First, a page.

“The dreaded moments has come; there is no escape. We are in the hands of the SS. The process of our ‘liquidation’ has begun.” Livia Bitton-Jackson describes the hardships faced while growing up in the Holocaust in her autobiography, I Have Lived a Thousand Years.
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Similarly, Sarah Helm’s researches the experiments performed on women in Ravensbruck in her excerpt, Rabbits, from the book Ravensbruck. Provided to us by the historical documents website, AlphaHistory.com, the hardships of the Holocaust victims are discussed in the articles, Survivor of The Majdanek Concentration Camp (Survivor) and Eyewitness Account of the Belzec Gassing (Eyewitness). The book, Band of Brother by Stephen E. Ambrose, also discusses the brutal beating towards inmates. These selections display the multiple instances of brutality of the Holocaust.
One hardship the prisoners endured was being “guinea pigs” for experiments. In the excerpt Rabbits from the selection Ravensbruck by Sarah Helms, she does extensive research about the women taken in for gangrene experiments. “They can see their own wounds for the first time, and each stares in disbelief at the swollen lumps of flesh and the incisions on the tibia, so deep they can see bone. One woman pulls out a piece of glass, another a wooden splinter two inches long” (Helms 217). Helms provides us with a small portion of the morbid exercises performed on Holocaust victims. A second selection that presents us another fragment of these experiments is Eyewitness from the historical document website AlphaHistory.com. They provide us with an eyewitness report from a Holocaust SS Lieutenant who had a front row view of prisoners being gassed and killed by Diesel Fume poisoning, “The dead were standing upright like basalt pillars, pressed together in the chambers. There would not have been room to fall down or even bend over” (Gerstein). Diesel Fume poisoning was a popular way to kill large groups at a time. Kurt Gerstein, the observer, was using a stopwatch to test how long it took to kill the bunch. He gave his testimony to allied authorities a few days after the war ended.
Another hardship that prisoners experienced was the poverish food supply within the concentration camps. The prisoners would have little to no food, and on occasion they would go days as a punishment. In the autobiography, I Have Lived a Thousand Years by the earlier prisoner of Auschwitz, Bitton-Jackson, recalls her unbearable food experiences. “As it stood for hours in the sun, it became putrefied and alive with worms. I noticed a long, white worm wriggling in Mommy’s spoon as she lifted it to her mouth” (Bitton-Jackson 102). Here, Bitton-Jackson tells us about an instance when the Camp cared so little about the condition of the food, they allowed it to grow worms then fed it to the prisoners with no mercy. Another source that expresses the deficient food quality was within the historical selection Band of Brothers, written by Stephen E. Ambrose. Ambrose writes of allied soldiers going to one of the nearby concentration camps in Germany and witnessed thousands of men, all crippled with sicknesses and weaknesses, “Prisoners in their striped pajamas, three-quarters starved, by the thousands; corpses, little more than skeletons, by the hundreds” (Band of Brothers 262). Winters, the man in charge, orders stored blocks of cheese to be distributed among the prisoners.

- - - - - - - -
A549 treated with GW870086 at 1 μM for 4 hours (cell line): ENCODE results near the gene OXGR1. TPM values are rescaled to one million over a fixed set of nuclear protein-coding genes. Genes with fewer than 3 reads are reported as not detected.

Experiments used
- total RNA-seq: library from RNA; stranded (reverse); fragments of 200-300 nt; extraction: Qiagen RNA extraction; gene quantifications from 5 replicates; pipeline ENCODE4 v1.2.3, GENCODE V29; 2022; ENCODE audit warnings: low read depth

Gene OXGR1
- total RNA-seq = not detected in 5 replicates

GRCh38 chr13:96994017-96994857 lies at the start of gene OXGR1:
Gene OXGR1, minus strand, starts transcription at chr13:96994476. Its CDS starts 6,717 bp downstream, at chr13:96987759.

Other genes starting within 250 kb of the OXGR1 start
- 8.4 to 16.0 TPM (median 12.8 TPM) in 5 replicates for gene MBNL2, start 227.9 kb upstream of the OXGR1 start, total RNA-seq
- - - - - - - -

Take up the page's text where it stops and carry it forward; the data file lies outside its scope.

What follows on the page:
A final hardship faced among the prisoners of the Holocaust was the brutal beatings. The prisoners would have stones thrown at their heads and kicked at the ribs just to be shown the levels of power above them. In AlphaHistory.com’s excerpt Survivor, Pfeffer, one of the survivors of the Majdanek concentration camps recalls his perspective of the punishments and torture of Jewish inmates. He reports, “During work the SS men beat up prisoners mercilessly, inhumanly and for no reason… The victim screamed only after the first blows, afterwards he fell unconscious and the SS man then kicked at the ribs, the face, at the most sensitive part of a man’s body” (Pfeffer). These situations are only a small portion of the torture the inmates went through. Pfeffer discusses punishments such as the ‘boxing sack’, and a tool called the ‘heavy boot’.
Throughout the many details given of the brutal and miserable life of Holocaust inmates, these are not all that occured. Other brutalities these inmates went through included cases such as terrible living quarters, hard labor, and the frequent deaths caused by being shot or starved. The Holocaust is one of the most inhumane and gruesome events to ever happen in the history of the world. We talk and remind ourselves of this tragedy so we don’t make the same mistake twice.
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